What happened: Neuralink has implanted chips in the brains of a monkey and a pig, and in December 2021, Musk tweeted that “progress will accelerate when we have devices in humans … next year.” But as of January, only two of the eight scientists Musk brought in to help him create Neuralink remain at the company.
July 2017: A tunnel will speed travel between New York and Washington
What he said: Musk founded the Boring Company to speed up digging tunnels that could be used for speedy transportation in busy urban corridors. “Just received verbal govt approval for The Boring Company to build an underground NY-Phil-Balt-DC Hyperloop. NY-DC in 29 mins,” Musk tweeted.
What happened: Today, the Hyperloop tunnel project between Washington and New York is no longer listed on the company’s website. The company demonstrated a California test tunnel in 2018 and opened a 1.7-mile tunnel at the Las Vegas Convention Center in April 2021.
November 2017: A Tesla Semi truck will arrive by 2019
What he said: Musk announced a large truck with an ambitious range of 500 miles and an even more ambitious production timeline of 2019.
What happened: Tesla has taken Semi orders and prototypes have been seen in testing, and Musk has now committed to delivering some in 2023.
July 2018: Musk offers a submarine to rescue soccer team trapped in a cave
What he said: When 12 soccer players trapped in a cave in Thailand made global headlines, Musk offered to help by developing a submarine to extract them. “Mini-sub arriving in about 17 hours. Hopefully useful. If not, perhaps it will be in a future situation,” he tweeted.
What happened: The boys were rescued by divers who carried them through the cave on stretchers and did not use Musk’s submarine. Some rescuers said the tech wasn’t practical.
April 2019: 1 million robotaxis on the road by 2020
What he said: “I feel very confident predicting autonomous robotaxis for Tesla next year,” Musk said in 2019 at an investor event. (He also warned: “Sometimes I am not on time, but I get it done.”) He also predicted that within two years, Tesla would be making cars with no pedals or steering wheels.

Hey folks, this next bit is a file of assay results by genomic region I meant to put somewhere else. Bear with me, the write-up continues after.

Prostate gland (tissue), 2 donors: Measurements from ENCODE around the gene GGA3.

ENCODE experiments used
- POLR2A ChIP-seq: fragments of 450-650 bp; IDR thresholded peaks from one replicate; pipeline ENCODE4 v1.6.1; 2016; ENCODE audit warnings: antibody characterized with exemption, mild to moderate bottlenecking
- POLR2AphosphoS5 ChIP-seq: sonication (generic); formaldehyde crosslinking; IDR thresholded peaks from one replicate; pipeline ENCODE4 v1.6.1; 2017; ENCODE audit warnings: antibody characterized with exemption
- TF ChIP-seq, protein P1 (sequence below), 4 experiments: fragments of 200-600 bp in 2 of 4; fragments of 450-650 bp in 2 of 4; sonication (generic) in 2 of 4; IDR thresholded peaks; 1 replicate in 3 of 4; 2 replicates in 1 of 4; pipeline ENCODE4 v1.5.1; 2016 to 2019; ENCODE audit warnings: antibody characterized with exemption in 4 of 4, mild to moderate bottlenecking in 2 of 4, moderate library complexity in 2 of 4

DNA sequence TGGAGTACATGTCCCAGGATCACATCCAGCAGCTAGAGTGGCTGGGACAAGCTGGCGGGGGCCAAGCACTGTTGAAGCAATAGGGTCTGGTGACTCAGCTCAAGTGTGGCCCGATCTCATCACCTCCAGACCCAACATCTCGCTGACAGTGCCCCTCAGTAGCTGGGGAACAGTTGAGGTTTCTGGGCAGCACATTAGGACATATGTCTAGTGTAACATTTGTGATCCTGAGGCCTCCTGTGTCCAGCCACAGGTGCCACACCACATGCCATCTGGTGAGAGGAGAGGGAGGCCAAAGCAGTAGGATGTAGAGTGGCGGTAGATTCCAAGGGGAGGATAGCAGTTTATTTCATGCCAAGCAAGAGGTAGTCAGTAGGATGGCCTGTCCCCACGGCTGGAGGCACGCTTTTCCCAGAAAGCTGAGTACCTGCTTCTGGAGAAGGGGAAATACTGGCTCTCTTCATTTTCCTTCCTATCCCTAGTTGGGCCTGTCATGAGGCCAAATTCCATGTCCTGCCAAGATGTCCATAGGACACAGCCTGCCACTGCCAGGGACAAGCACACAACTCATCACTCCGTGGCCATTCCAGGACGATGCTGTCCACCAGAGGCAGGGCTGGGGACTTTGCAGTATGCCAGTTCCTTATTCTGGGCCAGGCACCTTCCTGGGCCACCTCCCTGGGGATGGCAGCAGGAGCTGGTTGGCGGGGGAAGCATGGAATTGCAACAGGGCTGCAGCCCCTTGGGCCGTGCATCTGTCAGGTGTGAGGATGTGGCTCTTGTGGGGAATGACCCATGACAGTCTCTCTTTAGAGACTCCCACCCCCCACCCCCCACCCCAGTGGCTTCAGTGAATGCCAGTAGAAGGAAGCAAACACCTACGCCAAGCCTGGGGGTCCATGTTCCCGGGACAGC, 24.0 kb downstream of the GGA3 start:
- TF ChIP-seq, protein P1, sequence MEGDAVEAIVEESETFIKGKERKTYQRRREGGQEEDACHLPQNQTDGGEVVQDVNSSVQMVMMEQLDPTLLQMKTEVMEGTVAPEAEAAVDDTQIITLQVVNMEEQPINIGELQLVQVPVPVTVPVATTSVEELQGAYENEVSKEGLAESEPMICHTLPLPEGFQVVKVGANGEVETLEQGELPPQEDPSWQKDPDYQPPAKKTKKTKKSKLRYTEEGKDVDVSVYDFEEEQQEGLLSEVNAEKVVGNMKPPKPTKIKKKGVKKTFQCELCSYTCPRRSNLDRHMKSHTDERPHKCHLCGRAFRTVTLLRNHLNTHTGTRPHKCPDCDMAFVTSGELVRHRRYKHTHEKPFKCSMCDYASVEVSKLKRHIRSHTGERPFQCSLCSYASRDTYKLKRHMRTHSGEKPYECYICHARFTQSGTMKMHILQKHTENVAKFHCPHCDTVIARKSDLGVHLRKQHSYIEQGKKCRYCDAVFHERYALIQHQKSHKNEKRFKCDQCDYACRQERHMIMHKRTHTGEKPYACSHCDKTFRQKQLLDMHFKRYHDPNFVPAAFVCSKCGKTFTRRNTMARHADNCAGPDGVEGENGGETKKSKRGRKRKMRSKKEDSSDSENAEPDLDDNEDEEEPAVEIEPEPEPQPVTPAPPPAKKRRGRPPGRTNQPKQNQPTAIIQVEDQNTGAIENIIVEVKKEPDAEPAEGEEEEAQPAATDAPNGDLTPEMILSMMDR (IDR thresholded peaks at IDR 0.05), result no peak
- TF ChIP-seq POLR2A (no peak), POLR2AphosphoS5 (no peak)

What happened: Tesla’s self-driving technology is still limited to tests with selected car owners, not autonomous taxis. In April 2022, Musk said that Tesla would build a vehicle dedicated for use as a robotaxi and that it will “look quite futuristic.”
November 2019: Tesla Cybertruck to begin production in 2021
What he said: Musk unveiled a futuristic electric pickup with a steel “exoskeleton” and sharp angles. Production was supposed to begin in late 2021 with a release date in 2022.
What happened: During a demonstration of the strength of the car’s new unbreakable windows, Musk asked one of the people onstage to try to break the glass — and it shattered. As of April, the Cybertruck’s release has been pushed to 2023.
May 2020: Tesla workers told it’s ok to stay home during covid-19
What he said: When Musk defied local covid-19 orders and reopened Tesla’s factory in Fremont, Calif., he told employees they could stay home. If “you feel uncomfortable coming back to work at this time, please do not feel obligated to do so,” he wrote in an email.
What happened: Several employees said they received termination notices for “failure to return to work” after they took unpaid leave to protect themselves.
April 2022: Tesla’s humanoid robot will be ready for production in 2023
What he said: In August 2021, Musk unveiled plans for a “friendly” humanoid robot called Optimus or Tesla Bot that could “navigate through a world built for humans and eliminate dangerous, repetitive and boring tasks.” In April, Musk said, “We have a shot of being in production for version one of Optimus hopefully next year.”
What happened: To date, Tesla has not shown a working prototype.